Drought continues or worsens after dry September
Tue 8 Oct 2019
Last month was the tenth driest September in the past 120 years of reliable rainfall records across Australia. The 2¾ years from January 2017 to September 2019 are the driest in the record book in the last 120 years in the Murray-Darling Basin as well as for NSW overall.
| September saw less than 20% of average rain across most of the country. BoM.
September again saw widespread failure of rain thanks to the most strongly positive Indian Ocean Dipole (IOD) in almost 20 years. In late September, the IOD weekly value hit an average of +1.76°, the highest since at least 2001. The IOD measures the difference in ocean temperature between the west and east tropical Indian Ocean. A strongly positive IOD shows waters to Australia's northwest are cool and produce less moisture to be carried across the continent as northwest rainbands.
September saw less than 20% of average rain across most of the country, the small exceptions being pockets of coastal SA, VIC and NSW. The TAS East Coast received a much-needed dowsing on 6-7 September. What appears to be a phenomenal rainfall streak from the Kimberley to around Alice Springs is something of an illusion - average rain there in September is minimal, so the 5 to 25mm received provided some stupendous if rather meaningless percentages. WA fared worst with the 5th driest September on record while rain in the Murray-Darling Basin was the 9th lowest. TAS did best, but was still 27% below average while VIC came second-best on 36% below.
The dry September made the nine months from January to September the 4th lowest January to September average for all Australia in the 120-year record. Added to this were above average temperatures in September which made January to September the second warmest in the 110-year record. The resulting higher than normal evaporation means that root-zone continued below average into August, the last figures available, for most of Australia.
|Rainfall deciles for the three years from 1 October 2016 to 30 September 2019. Almost all the Murray-Darling Basin lies in the bottom 10% of 3-yearly totals in the past 120 years while large areas of the basin in northern NSW and southern QLD are at record low levels. BoM.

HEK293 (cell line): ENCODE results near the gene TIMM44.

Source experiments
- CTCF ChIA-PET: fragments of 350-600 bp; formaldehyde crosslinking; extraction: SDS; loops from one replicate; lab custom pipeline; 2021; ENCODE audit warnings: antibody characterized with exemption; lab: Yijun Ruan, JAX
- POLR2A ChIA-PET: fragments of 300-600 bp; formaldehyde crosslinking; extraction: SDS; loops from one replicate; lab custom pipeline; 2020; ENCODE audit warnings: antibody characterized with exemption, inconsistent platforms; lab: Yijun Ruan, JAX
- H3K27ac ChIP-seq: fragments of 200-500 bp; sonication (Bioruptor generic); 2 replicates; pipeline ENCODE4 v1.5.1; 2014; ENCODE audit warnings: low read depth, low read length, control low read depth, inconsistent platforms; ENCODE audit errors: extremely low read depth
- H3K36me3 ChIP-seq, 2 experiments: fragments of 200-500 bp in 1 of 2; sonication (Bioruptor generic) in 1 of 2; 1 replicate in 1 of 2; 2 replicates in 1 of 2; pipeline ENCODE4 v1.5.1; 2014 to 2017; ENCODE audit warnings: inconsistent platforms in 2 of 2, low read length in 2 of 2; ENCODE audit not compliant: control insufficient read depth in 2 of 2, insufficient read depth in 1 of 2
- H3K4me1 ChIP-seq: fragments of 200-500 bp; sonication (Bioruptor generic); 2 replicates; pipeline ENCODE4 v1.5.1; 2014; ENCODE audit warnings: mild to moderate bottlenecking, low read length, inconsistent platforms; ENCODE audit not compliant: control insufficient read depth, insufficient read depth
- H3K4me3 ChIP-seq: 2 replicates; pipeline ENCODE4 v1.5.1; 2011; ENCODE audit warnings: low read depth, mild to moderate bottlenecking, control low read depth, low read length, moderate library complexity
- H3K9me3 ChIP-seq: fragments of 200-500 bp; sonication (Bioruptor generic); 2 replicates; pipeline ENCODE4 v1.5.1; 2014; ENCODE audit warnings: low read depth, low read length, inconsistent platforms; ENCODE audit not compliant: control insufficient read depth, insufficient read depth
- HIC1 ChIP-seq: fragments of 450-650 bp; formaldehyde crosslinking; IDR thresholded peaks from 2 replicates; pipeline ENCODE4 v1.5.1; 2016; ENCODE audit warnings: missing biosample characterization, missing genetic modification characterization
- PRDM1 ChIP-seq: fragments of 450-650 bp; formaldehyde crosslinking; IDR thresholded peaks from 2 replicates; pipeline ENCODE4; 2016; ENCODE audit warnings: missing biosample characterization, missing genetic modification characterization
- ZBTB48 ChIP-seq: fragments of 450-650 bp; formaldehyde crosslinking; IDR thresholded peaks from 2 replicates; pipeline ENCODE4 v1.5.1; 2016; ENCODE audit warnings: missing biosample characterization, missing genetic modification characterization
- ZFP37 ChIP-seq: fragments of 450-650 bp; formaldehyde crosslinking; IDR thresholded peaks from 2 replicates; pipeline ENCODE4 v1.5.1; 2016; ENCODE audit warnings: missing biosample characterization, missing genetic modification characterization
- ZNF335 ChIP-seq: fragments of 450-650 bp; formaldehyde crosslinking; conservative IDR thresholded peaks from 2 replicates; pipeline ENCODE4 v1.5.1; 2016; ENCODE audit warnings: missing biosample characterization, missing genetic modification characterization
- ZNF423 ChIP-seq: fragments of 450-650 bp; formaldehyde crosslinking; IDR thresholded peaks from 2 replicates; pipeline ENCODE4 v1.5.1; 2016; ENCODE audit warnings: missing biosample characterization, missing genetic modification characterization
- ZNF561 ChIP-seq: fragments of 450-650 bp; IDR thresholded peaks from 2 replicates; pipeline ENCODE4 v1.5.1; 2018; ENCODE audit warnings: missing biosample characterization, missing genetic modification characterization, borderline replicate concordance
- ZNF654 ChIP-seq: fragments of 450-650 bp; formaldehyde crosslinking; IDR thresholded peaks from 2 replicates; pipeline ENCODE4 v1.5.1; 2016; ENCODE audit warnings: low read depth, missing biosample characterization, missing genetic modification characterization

The Monthly Drought Statement issued on Tuesday 8th shows the Murray-Darling Basin as a whole has had record low rainfall in the 2¾ years from January 2017 to September 2019 with the worst impacts being in the northern MDB. Compared to the Bureau's standard 1961 to 1990 period, MDB overall has been 37% below average, the northern MDB 40% below average and the whole state of NSW not much better at 34% below average.
The Statement says "The deficiencies have been most extreme in the northern Murray–Darling Basin, especially in the northern half of New South Wales and adjacent southern Queensland, where areas of lowest on record rainfall extend from the Great Dividing Range west as far as Dubbo and Walgett. Some of the largest rainfall deficiencies have occurred in the upper catchments of some of the major tributaries of the Darling, including the Macquarie, the Namoi–Peel, the Gwydir, and the Border Rivers."
Because of the length of the drought, most dams on the tributaries that feed the Darling River are between 1 and 8% full, and flow in the rivers at most gauges, including the Darling, is down to a trickle or has ceased. The current percentages of full capacity in the largest dams are:
- Burrendong, Macquarie River (NSW): 4.4%
- Split Rock, Manilla > Namoi Rivers (NSW): 1.6%
- Keepit, Namoi River (NSW): 0.9%
- Copeton, Gwydir River (NSW): 8.5%
- Pindari, Severn River (NSW): 4.9%
- Beardmore, Balonne River (QLD): 4.7%
- Glenlyon, Pyke Creek > Dumaresq River (QLD): 3.6%
The Menindee Lakes are effectively empty with 0% in Lakes Menindee, Pamamaroo and Cawndilla and 5% in Lake Wetherell.
This is what most of the Darling River looks like now. The sentiments are food for thought and action. And in case you're wondering, Useless Loop on Heiresson Prong does exist.
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